December 26, 2010 – RALEIGH – Kick off Black History Month three days early at the 10th Annual African American Cultural Celebration on Saturday, Jan. 29, at the N.C. Museum of History in Raleigh. From 11 a.m. to 4 p.m., this free family event will feature more than 75 presenters – well-known musicians, storytellers, dancers, playwrights, authors, artists, re-enactors and more – who will bring to life North Carolina’s diverse African American heritage and culture. Both fun and educational, this festival includes hands-on activities for all ages. Parking is free.
Where else can you celebrate with free performances by Grammy Award nominee and neosoul gospel singer Cynthia Jones, blues guitarist Cool John Ferguson and so many other talented individuals? For a quick overview of this large festival, a sampling of topics and highlights follows. For a complete schedule with specific performance and presentation times, go to ncmuseumofhistory.org or call 919-807-7900.
Celebrate Music and Movement
Catch performances by these musicians and dance groups:
● Raleigh’s Cynthia Jones, a two-time Prestige Award winner;
● Cool John Ferguson, named Most Outstanding Guitarist by Living Blues Magazine, who has collaborated with B.B. King, Taj Mahal, and the Stylistics;
● the reggae group Positively Nelsons from Raleigh, with four albums to date;
● the Abdullah Rahman Trio, a jazz group from Winston-Salem;
● Jo Gore and the Alternative, a Durham group known for its unique mix of soul, blues, jazz and folk;
● the Purple Charlotte Steppers, also presenting a “steppin’ ” workshop;
● the Oneaka Collective, an African dance group from Charlotte; and
● an Afro-Cuban Zumba® Party with Lawanna Harris, who will also lead a class based on this dance-fitness phenomenon spreading the globe.
Celebrate Literature and the Spoken Word
Hear from a photographer, authors and storytellers who will share stories of African Americans:
● Katina Parker, photographer and creator of the online photographic essay One Million Strong: Photos from the Million Men, Women, and Youth Marches;
● Kelly Starling Lyons, author of the children’s book One Million and Me;
● award-winning author Zelda Lockhart, who will read from Fifth Born II: The Hundredth Turtle;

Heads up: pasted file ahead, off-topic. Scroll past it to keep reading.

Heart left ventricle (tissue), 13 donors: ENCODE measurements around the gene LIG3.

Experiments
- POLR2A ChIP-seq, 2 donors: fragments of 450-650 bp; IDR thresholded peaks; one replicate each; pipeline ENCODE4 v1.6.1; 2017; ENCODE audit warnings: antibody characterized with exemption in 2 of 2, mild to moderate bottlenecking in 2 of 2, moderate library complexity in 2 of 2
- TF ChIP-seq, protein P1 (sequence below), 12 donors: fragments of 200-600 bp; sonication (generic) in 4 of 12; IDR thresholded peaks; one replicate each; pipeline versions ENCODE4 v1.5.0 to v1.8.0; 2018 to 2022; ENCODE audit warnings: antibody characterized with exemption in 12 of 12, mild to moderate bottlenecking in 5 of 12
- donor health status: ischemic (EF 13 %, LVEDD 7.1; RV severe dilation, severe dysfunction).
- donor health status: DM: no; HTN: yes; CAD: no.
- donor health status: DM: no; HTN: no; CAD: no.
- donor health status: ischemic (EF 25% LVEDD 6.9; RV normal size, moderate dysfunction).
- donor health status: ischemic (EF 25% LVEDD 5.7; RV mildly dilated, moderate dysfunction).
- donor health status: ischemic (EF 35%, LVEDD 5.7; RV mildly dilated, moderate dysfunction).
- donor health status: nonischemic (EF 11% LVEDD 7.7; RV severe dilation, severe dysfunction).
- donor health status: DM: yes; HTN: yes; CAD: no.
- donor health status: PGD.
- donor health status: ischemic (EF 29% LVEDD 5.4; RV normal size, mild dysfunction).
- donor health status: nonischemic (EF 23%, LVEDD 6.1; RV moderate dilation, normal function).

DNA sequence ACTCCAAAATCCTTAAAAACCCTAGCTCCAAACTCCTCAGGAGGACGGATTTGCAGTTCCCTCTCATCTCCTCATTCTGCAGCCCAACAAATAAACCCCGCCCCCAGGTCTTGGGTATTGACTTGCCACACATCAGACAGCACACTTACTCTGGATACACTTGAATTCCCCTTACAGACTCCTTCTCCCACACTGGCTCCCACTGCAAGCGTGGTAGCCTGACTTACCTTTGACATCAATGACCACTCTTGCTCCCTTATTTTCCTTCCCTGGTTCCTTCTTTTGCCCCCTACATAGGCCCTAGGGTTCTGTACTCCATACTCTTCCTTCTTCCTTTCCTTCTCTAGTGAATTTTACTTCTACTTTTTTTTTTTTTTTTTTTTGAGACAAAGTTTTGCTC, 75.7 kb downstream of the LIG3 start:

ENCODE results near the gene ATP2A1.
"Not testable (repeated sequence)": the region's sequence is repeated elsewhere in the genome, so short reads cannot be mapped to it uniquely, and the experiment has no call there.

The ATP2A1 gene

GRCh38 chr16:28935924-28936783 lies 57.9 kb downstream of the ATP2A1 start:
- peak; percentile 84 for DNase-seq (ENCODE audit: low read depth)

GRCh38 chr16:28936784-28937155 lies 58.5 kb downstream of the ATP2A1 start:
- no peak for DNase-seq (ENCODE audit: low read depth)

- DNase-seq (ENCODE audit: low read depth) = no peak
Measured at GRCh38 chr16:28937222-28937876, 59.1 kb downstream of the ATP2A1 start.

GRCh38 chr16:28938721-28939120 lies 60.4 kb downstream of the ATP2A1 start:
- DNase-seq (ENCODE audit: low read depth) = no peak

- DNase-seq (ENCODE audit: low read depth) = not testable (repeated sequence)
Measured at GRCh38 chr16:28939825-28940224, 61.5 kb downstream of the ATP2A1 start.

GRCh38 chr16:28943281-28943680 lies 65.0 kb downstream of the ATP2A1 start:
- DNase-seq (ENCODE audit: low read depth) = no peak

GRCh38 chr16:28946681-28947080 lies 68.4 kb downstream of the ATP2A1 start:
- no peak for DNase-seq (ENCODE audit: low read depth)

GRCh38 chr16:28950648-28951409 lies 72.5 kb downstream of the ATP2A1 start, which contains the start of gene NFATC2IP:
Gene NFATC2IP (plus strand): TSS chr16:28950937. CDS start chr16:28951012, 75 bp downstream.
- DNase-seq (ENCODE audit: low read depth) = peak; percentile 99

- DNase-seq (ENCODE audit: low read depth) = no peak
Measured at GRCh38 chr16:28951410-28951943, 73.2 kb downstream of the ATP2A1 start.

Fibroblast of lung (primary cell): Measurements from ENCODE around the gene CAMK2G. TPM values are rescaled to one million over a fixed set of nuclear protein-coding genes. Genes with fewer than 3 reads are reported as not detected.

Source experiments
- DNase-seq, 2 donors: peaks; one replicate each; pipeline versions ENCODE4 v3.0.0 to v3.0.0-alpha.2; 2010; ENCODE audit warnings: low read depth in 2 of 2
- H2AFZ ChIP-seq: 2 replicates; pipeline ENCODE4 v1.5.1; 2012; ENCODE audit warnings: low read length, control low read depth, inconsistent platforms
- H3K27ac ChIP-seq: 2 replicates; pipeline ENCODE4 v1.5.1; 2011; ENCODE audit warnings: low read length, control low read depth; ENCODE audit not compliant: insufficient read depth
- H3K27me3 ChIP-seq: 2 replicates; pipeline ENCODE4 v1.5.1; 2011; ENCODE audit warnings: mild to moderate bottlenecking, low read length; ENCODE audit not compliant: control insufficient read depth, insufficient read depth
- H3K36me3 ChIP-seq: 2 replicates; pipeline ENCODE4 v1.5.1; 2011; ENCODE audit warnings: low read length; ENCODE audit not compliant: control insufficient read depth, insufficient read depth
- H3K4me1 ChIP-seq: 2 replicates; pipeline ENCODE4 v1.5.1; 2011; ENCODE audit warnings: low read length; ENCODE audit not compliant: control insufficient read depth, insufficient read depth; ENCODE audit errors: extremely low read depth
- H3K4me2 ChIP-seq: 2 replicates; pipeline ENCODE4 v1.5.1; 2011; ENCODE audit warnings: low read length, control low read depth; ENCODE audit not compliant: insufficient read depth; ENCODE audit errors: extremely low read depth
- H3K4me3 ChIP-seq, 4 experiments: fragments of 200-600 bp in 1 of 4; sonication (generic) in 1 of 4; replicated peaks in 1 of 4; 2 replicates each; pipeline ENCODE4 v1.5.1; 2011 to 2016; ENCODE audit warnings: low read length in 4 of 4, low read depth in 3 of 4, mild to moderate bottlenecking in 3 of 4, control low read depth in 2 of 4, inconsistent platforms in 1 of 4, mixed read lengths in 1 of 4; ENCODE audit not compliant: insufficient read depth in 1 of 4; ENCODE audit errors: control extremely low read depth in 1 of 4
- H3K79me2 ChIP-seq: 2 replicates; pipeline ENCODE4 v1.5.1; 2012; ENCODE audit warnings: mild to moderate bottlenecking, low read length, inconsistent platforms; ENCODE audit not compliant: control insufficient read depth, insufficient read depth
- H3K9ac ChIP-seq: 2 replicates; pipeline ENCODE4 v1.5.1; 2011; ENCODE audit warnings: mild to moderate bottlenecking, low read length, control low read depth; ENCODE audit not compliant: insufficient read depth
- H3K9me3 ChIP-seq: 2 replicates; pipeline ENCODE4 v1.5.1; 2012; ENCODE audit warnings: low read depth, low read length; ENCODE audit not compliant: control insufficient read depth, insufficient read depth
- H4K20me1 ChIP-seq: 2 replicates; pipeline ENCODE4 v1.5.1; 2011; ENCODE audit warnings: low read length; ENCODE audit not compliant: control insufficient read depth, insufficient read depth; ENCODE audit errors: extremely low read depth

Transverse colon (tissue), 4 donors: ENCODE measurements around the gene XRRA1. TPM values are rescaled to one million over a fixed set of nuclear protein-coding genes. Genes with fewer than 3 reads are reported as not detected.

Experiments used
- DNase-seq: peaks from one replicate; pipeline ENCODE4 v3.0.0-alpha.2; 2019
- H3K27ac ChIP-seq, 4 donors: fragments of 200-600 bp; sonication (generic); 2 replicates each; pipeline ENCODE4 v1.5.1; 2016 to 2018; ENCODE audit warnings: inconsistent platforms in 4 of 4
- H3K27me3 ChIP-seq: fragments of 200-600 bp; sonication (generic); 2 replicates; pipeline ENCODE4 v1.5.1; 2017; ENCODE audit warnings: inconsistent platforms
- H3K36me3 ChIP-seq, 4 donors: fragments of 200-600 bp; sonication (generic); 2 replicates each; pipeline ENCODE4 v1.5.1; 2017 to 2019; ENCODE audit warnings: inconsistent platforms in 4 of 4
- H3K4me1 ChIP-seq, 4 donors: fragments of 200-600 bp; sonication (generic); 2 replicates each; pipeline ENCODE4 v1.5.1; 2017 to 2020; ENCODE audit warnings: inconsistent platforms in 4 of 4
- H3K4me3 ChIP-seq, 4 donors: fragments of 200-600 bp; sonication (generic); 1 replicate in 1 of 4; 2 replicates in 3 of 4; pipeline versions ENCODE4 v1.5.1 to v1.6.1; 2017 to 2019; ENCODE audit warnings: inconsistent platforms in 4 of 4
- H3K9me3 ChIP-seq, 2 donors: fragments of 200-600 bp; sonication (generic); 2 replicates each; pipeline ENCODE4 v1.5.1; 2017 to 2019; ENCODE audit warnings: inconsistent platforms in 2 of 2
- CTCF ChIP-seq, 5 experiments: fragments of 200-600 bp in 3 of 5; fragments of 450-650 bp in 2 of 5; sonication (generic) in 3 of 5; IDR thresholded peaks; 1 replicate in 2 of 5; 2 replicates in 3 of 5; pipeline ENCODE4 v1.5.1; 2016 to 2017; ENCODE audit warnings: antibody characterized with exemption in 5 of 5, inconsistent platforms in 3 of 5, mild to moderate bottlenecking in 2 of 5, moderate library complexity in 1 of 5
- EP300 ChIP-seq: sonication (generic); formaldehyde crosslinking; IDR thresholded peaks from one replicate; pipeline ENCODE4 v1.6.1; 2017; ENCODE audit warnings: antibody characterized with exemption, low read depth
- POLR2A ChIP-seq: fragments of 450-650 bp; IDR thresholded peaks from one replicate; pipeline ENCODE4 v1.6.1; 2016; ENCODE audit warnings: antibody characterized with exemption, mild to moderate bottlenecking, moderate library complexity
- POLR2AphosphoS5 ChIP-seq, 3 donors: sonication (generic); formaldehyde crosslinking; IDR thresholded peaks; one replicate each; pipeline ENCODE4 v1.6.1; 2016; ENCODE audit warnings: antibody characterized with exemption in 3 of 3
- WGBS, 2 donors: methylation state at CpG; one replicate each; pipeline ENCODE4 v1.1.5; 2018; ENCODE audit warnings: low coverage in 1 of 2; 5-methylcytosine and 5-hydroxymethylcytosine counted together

● Dr. John Williams, author of the forthcoming book God, Guts and Game: Survival of Three African American Families: 1747-2000, based on 38 years of research about his great-grandparents; and
● E.J. Stewart, a member of the N.C. Association of Black Storytellers, presenting a dramatization of a slave narrative.
Celebrate History, Drama and Film
Learn about African American life from these individuals and groups:
● Curator Earl Ijames, who will highlight the museum’s upcoming online exhibit A Change Is Gonna Come: Black, Indian, and White Voices for Racial Equality, focusing on North Carolina and the Civil Rights movement;
● Natalie Bullock Brown, host of UNC-TV’s “Black Issues Forum,” and Darryl Lester, president of Hindsight Consulting, who will present a talk about giving back to communities;
● Tarboro’s C. Rudolph Knight, who will focus on Princeville and the all-black town’s struggle to survive despite political, social, and legal setbacks from the late 19th century to the present;
● World War II veteran and author Clarence E. Willie, who will share veterans’ experiences from his book African American Voices From Iwo Jima; and
● re-enactors who will present a Civil War re-enactment focusing on Fort Fisher; Battery B, 2nd U.S. Colored Light Artillery, 18th Army Corps; and the 37th U.S. Colored Troops.
Celebrate Craft and Art Traditions
See a collection of works by local artists from the Triangle African American Artists Association. Watch these artisans and others at work:
● basketmaker Neal Thomas, furniture maker Jerome Bias, doll maker Marilyn Griffin; and
● the Ebony Raleigh Area Group Stitchers and the African American Quilt Circle.
With activities for all ages, there won’t be a dull moment during the African American Cultural Celebration. Hands-on activities include tobacco tying with staff from Duke Homestead State Historic Site, a scavenger hunt, and an opportunity to make a necklace from a cowrie shell.
In addition, watch a cooking demonstration by Rhonda Muhammad or join a hair-braiding workshop led by Diana Mitchell, author of The Hair Braider’s Secret Reference Manual. Stay for lunch and purchase foods from vendors on Bicentennial Plaza, directly outside the museum.
The African American Cultural Celebration is co-sponsored by the North Carolina African American Heritage Commission, whose vision is to transform and enrich people and communities by sharing North Carolina’s African American history, arts and culture. The event is also supported by the United Arts Council of Raleigh and Wake County, with funds from the United Arts campaign, the North Carolina Arts Council and the National Endowment for the Arts, which believes a great nation deserves great art.
For more information, call 919-807-7900 or access ncmuseumofhistory.org or Facebook®.
The N.C. Museum of History’s hours are Monday through Saturday, 9 a.m. to 5 p.m., and Sunday, noon to 5 p.m. Admission is free. The museum is part of the Division of State History Museums, Office of Archives and History, an agency of the N.C. Department of Cultural Resources. The department’s Web site is www.ncculture.com.
NC Dept. of Cultural Resources Press Release